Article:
The premise of this article is to explore the dynamics that seemingly prevent Golf from adopting technologies at a faster rate than a vast majority of industries. A majority of industries will spend roughly 3%-5% of revenue back into technological infrastructure while Golf spends less than 1%.  Much of the evidence gathered has come directly from talking with Superintendents, Golf Pros, and General Managers who admit Golf’s slow adoption to technology that could otherwise help course productivity and efficiency if applied correctly.

In Part 1 last month we explored 6 needs that serve all humans and we made the connection that these needs are also how businesses/groups make decisions as well on a macro level. What is becoming more and more evident is that there is a small pocket of these groups–e.g. Superintendents, Pros, and GMs—that are eager to embrace and champion useful technologies. The adoption of technology on the golf course represents change, and I’ve heard in meetings with various growth-minded Superintendents, Pros, and GMs how technology is already bringing about changes in process, in culture, in attitudes, in vision, in leadership, and so on, and so on. It begins with a growth-minded approach and a willingness to embrace risk, trust in ourselves to make the right calls, and, ultimately, execution on the future we want to create.

So why does talking about technology and sharing this viewpoint matter? Well, it only matters if there are practical instances of positive change being seen in the market. And, in fact, there is—which is what we’d like to share. A course that is fully embracing the need of Uncertainty in parallel with a need for Growth.


The Story

Out of respect for the course and our contact, they have asked us to not use their names but are okay with us sharing their story and how they are approaching technology integration at their course—so we’ll call it ‘Maverick Time Golf Club’ told by Jim.

Maverick Time Golf Club (MTGC) is a private, seasonal course located in New England. As a premiere golf course, it attracts some of the world’s largest golf enthusiasts and plays host to a number of competitive tournaments throughout its season. But like every course, MTGC has been struggling to find the right operational process to integrate the proper technology at its facility.

Jim, now retired, was asked by the facility to join the Board of Directors for various reasons. One of these reasons was Jim’s background in technology infrastructure setup from his previous career. MTGC’s Board understood that they wanted to grow and be able to make better use of their existing technologies, while also auditing and phasing in better technologies for the course. Jim brought this general level of expertise to the Board.


Take away #1:

Find a ‘Jim’—meaning someone either on staff or a club member with technology integration knowledge that can take on a 1 or 2-year course-wide project. Why? This is important because, according to Jim, a course needs a single point-of-contact to keep the ball rolling. Throughout the day-to-day operations of running a course, these technology integration projects will likely fall by the waste-side. The course needs a “technology champion”.


Jim’s first order of business was to create a ‘Technology Committee’. The Tech Committee ultimately consisted of Jim, the Head Golf Professional, the Head Superintendent, and the Clubhouse Manager. Jim’s goal was to keep the committee lean but have a group of authoritative people that could affect real change on the course. It was Jim’s impression that these 3 individuals needed to have more communication in order to solve real course problems and guide them toward technology applications as the solution to the identified issues. With help from Jim, the Tech Committee put together a 5-year plan for MTGC.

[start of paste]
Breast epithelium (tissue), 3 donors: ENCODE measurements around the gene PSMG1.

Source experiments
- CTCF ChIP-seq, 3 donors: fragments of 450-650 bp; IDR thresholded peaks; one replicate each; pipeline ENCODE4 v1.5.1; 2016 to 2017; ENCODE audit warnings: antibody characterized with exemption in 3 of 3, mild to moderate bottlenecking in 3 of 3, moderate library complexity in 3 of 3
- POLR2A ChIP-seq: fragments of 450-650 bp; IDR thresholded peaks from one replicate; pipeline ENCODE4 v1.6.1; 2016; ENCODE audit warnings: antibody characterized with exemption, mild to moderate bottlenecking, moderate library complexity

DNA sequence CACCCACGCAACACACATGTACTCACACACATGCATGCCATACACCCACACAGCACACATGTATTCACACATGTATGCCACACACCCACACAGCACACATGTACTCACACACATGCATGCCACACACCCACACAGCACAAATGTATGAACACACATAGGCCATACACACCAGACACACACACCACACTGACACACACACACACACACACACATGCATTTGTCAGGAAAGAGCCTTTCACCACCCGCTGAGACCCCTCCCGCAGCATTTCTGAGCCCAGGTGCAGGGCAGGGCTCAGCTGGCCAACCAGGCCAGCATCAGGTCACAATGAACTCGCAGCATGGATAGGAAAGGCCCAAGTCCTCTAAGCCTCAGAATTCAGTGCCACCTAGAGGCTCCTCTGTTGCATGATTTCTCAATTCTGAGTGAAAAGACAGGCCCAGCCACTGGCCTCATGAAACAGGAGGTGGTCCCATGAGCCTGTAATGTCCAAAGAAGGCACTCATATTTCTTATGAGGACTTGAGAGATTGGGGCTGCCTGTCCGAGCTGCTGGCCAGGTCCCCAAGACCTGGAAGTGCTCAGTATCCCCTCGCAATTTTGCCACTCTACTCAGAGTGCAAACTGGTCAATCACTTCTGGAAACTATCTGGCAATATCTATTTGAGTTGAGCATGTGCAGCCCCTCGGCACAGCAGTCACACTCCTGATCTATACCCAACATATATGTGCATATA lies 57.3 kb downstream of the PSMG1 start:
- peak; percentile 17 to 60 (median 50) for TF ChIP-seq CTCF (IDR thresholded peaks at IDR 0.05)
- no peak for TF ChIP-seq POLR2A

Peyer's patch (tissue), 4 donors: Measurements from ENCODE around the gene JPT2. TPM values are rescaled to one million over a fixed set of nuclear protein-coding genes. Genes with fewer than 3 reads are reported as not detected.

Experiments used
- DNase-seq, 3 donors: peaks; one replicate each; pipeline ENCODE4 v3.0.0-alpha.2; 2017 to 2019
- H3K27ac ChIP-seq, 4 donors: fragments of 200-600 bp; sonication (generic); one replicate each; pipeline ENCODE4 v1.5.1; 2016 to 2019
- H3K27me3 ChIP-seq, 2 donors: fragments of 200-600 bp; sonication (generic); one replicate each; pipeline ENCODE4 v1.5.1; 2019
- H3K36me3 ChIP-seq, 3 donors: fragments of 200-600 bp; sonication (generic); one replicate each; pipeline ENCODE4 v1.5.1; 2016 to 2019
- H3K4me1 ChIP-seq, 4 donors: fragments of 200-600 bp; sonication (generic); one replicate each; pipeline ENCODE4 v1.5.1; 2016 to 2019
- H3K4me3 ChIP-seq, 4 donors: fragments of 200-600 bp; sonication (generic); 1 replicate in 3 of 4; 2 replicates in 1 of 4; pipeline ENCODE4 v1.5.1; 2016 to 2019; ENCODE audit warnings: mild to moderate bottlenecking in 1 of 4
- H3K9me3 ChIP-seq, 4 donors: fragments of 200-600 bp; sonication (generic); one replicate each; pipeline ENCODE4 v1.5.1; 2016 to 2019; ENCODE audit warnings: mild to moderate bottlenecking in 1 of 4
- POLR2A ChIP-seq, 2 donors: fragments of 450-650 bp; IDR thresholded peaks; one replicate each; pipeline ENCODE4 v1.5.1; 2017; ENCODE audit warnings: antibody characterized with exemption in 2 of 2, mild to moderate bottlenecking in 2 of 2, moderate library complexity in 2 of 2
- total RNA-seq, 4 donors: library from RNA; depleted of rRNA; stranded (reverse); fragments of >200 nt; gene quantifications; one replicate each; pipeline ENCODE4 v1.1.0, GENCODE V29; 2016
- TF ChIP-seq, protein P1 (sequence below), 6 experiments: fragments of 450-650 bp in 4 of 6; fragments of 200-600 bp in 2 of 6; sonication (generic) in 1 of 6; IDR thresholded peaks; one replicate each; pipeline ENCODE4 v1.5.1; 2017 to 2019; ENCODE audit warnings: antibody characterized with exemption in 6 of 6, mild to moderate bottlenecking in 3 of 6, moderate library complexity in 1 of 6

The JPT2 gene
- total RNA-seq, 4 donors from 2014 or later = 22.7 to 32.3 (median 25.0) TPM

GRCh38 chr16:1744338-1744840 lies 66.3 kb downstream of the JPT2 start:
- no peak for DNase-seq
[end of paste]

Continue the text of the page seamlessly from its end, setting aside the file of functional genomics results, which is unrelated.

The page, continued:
Inside the 5-year plan, there was an audit on the existing technologies—mainly to identify mature applications versus the non-mature applications. What they concluded was the in-house club technologies, for example the POS systems, were closer to a 10 (on a 1 to 10 scale), and the on-course technologies used by the Superintendents were closer to a 1. Furthermore, and even more challenging, was that the Golf Professional and Superintendent had never worked together in this capacity before. Because there was such a range of technological maturations and very little, previously developed teamwork, Jim needed to help steer the questions and provide structure to the Tech Committee’s thought process.

In order for real change to be recognized, there needed to be a shift in mentality among the Tech Committee. Which leads us to take away #2.


Take away #2:

The mindset on overall course efficiency must be a driving force and not simply a passive interest. This sets the culture, this sets the tone for everyone working at the course.

A mindset shift is certainly not something that happens overnight. But with continuous effort from the team, productivity began resulting in positive change. Jim began structuring that change with framework of questions. The 3 major questions identified were:

  1. How does the course leverage and maximize its existing technologies?
  2. Are there opportunities to integrate technologies to help automate some of the work?
  3. How do we develop an eco-system of applying future technologies at the course?

Next month, we’ll explore Jim’s solutions to these questions and how the Tech Committee tackled these challenges.